When I build my tiki bar/office in the back yard, my dream is to have it rigged so it plays haunting Hawaiian steel guitar music every time you open the door. I would also like to have a button under the desk that produces thunder and lightning effects, like in the Tonga Room. I have a small CD collection of tiki-appropriate music: traditional Hawaiian music, 1950s tiki lounge music, the soundtrack to Blue Hawaii, you know how it is.
Still, as convenient as digital music is, it’s also pretty swank to have some tiki records around. I noticed that Forbidden Island Tiki Lounge in Alameda, which mixes some of the best tiki drinks I’ve ever had, uses framed vintage record albums in its decor, and I thought I could borrow a little of that look.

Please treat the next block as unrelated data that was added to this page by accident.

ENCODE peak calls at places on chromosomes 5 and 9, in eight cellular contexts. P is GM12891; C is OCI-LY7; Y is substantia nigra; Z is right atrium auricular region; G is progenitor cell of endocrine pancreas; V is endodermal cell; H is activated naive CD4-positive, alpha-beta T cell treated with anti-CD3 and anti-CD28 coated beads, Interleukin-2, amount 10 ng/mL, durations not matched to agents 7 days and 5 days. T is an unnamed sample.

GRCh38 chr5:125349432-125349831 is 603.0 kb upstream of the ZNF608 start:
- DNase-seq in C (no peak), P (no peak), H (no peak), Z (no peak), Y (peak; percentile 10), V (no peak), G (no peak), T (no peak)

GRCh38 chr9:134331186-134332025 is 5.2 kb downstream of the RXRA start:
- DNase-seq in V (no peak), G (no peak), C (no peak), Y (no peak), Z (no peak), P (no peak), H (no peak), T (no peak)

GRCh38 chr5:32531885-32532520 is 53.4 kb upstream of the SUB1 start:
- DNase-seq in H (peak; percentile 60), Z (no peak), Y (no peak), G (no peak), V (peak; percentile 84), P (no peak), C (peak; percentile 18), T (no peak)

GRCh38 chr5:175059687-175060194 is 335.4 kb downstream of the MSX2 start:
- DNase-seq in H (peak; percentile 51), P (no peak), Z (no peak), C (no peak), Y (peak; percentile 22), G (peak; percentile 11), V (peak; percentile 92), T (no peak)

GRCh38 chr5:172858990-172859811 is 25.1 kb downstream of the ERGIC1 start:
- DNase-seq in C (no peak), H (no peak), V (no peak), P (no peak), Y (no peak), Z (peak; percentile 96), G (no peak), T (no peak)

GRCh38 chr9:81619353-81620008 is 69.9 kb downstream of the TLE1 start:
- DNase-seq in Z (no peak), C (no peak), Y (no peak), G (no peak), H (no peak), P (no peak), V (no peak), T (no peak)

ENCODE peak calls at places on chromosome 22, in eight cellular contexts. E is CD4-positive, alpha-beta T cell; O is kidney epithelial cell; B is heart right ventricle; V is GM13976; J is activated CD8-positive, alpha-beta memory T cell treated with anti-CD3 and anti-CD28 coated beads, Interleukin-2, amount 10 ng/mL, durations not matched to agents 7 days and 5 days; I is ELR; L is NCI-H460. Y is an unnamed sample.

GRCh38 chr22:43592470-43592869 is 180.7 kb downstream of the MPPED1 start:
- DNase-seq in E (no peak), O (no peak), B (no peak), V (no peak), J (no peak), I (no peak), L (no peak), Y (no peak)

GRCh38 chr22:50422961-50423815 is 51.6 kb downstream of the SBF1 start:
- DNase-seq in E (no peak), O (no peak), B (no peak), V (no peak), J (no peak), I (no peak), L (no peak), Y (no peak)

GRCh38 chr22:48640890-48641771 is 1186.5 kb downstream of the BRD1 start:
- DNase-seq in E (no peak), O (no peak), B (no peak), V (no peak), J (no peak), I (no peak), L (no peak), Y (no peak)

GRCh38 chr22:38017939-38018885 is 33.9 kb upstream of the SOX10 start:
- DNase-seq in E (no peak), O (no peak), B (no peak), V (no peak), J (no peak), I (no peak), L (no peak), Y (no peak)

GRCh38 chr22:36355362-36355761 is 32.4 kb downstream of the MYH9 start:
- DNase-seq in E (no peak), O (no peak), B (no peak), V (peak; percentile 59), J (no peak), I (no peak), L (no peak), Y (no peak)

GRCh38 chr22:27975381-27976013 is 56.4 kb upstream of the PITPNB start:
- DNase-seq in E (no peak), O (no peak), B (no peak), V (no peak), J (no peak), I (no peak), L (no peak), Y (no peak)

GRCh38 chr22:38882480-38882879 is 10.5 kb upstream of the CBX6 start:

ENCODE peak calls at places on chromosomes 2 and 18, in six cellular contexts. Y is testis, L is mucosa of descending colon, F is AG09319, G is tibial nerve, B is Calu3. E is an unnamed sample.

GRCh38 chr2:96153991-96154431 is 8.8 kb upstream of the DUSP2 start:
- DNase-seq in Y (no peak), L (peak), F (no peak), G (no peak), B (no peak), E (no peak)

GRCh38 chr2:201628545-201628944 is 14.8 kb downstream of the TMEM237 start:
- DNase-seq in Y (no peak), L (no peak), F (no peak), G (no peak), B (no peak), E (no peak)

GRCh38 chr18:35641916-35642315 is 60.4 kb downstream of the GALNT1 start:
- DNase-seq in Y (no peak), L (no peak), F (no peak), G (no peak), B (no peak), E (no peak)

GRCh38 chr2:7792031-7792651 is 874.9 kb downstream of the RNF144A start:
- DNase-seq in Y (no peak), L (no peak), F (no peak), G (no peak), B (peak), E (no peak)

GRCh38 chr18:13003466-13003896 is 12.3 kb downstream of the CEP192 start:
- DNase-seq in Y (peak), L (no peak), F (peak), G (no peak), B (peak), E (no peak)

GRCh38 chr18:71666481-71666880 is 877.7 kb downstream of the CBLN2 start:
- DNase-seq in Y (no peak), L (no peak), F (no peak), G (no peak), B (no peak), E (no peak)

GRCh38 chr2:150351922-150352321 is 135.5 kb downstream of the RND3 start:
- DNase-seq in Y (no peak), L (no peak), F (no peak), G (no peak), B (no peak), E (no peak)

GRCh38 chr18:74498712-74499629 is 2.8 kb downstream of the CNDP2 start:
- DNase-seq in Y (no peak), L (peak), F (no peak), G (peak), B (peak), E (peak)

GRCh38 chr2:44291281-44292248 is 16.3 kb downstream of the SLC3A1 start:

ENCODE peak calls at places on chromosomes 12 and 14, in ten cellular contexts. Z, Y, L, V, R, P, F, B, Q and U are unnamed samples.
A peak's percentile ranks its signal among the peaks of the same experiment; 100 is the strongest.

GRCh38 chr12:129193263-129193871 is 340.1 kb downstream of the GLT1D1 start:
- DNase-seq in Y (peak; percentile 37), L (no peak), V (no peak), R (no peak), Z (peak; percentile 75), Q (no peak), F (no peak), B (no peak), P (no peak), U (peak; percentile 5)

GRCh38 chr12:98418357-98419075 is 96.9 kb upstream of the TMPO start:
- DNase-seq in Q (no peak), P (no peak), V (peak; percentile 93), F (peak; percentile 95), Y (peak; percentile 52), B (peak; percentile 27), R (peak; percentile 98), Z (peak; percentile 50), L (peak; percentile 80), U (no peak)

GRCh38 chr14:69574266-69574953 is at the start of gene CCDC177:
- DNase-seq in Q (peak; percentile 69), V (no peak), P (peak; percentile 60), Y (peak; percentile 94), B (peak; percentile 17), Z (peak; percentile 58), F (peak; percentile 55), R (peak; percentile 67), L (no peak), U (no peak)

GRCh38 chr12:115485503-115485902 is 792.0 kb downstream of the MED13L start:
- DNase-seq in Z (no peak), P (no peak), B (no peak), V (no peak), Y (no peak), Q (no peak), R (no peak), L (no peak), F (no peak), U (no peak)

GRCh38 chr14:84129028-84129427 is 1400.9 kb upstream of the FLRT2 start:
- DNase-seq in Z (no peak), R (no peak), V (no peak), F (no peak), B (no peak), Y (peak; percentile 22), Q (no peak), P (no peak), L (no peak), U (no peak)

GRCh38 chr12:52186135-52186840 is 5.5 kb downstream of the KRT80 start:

For example, at the amazing Alameda Point Antiques Fair, I got this album of music designed to teach hula dancing to the world’s largest, whitest women:
Sadly, the album no longer includes the instruction booklet with which it was originally packaged, so I still have no idea how to hula.
This beauty was on sale at the Ashby Flea Market for fifty cents. With the booklet still included, even! Are you kidding me, Ashby Flea Market?
Look, it even teaches you helpful Hawaiian phrases!
As I said, I was inspired by Forbidden Island’s collection of albums, but this past weekend I ate at the nicely kitchy Hula’s in Monterey (second location in Santa Cruz) and noticed that they had framed song sheets on the walls. Even classier! I picked this up cheap at an antique store in Salinas.
Also on the wall at Hula’s: a framed copy of Obama’s birth certificate. Maybe next weekend…